The Debate: Genetics And Health Disparities
Updated: Jan 5
Scientists, have been in controversial discussions about the associations between genetics and race in regards to the prevalence, and outcomes of human disease.
Research shows that biological factors contribute to health disparities, but also genes may play a part in how common diseases can manifest themselves. A geneticist is a doctor who studies genes and disease. Although their interest may vary, the geneticist primarily plans and conducts research on genes and their expression.
When it comes to health, most people hold a strong belief that most health conditions are influenced by genetics but the debate undertakes on whether those same conditions are influenced by biological and social factors such as age, sex, education, employment, housing and nutrition. All which are key components to the challenges we face with a world-wide gap of health disparities and public health outcomes.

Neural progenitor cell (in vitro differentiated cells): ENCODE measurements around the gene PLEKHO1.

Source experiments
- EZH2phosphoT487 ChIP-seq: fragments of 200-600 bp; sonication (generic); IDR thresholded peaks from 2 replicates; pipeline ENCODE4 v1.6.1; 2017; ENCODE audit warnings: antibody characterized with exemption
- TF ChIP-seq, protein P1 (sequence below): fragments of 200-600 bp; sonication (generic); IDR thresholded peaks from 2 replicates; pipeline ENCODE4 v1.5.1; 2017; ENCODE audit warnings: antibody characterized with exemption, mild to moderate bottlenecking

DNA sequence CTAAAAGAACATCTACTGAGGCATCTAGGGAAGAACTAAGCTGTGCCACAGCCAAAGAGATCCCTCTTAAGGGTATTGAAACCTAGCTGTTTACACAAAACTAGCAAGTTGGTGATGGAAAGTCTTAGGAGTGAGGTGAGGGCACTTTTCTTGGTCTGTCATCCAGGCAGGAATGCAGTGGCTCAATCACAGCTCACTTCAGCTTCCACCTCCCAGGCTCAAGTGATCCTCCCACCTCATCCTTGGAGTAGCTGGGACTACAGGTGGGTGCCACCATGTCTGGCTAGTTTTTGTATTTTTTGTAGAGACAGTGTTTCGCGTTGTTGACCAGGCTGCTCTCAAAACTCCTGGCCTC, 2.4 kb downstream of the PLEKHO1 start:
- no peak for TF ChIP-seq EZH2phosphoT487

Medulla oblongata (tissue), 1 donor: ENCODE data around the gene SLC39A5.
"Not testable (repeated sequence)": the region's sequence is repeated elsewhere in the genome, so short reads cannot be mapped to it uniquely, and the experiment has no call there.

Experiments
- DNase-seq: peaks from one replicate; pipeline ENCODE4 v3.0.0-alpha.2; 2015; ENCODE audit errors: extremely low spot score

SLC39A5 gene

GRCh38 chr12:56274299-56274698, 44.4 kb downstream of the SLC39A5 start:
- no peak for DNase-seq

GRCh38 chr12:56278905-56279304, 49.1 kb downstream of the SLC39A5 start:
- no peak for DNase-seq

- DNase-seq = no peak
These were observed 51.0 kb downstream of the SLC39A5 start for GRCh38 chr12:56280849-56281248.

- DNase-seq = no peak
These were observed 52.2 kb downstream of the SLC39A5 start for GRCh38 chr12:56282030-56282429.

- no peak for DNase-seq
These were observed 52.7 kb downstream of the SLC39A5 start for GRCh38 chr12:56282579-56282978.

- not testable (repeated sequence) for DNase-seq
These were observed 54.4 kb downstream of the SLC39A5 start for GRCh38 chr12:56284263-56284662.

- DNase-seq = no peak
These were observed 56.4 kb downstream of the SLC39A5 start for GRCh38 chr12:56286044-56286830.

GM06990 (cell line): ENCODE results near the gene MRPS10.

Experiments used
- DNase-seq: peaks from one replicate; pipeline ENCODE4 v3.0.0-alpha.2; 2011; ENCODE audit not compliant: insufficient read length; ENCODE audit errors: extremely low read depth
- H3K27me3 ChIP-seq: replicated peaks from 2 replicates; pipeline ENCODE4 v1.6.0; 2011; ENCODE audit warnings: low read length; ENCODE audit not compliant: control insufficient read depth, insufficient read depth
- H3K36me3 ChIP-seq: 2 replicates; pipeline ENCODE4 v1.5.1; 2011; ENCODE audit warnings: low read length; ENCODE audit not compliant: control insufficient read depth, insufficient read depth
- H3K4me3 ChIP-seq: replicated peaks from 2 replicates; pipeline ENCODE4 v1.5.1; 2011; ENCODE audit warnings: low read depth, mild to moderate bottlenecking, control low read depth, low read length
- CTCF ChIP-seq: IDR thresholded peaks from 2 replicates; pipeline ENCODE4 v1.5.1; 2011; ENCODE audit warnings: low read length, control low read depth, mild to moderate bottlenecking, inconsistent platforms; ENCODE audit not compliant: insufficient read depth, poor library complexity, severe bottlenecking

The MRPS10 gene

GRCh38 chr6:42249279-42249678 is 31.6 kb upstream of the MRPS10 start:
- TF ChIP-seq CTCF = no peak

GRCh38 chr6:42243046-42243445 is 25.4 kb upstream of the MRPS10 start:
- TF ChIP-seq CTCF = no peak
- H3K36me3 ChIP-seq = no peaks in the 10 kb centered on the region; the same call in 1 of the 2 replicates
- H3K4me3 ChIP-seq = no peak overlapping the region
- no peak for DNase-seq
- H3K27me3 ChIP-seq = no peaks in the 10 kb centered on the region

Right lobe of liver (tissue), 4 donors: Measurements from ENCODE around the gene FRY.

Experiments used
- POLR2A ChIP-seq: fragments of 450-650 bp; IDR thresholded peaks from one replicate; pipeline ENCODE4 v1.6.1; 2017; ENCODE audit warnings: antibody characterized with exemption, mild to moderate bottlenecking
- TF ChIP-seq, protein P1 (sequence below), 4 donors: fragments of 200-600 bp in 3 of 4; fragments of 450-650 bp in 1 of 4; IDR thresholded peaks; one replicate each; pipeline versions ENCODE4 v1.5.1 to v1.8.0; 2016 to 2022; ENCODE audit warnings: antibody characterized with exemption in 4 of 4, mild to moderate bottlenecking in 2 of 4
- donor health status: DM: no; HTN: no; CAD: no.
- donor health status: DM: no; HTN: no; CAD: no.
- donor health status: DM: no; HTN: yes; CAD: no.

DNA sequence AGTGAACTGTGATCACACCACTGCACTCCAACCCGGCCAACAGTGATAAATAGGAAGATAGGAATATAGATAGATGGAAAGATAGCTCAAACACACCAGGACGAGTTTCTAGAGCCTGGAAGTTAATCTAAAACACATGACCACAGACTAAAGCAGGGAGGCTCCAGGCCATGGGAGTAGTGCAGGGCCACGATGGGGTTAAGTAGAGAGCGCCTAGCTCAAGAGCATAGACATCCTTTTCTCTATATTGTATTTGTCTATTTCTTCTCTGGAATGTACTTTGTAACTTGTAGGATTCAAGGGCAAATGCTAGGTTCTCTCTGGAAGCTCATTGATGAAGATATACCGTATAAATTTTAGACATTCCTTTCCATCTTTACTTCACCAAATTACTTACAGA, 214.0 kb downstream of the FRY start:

Health disparities are a direct result of when socioeconomic status determines a person’s behavior, living circumstances, healthcare access, education, housing, etc., furthermore these specific determinants affect that person's health for better or worse.
Although genes may pre-dispose a person to a specific disease, it is unclear how genetic factors could contribute to health inequalities. But what is clear is that an understanding of health inequalities, their root cause and history is vital to education, prevention and eradication.
Current models of education and policy ignore the contribution of genetics, and further perpetuate the debate of whether genetics play a part in an injustice that hardly has anything to do with genes. The United States has dramatically higher health-care prices than other advanced economies, due in part to the disengagement of social determinants of health as a contribution to disease outcome.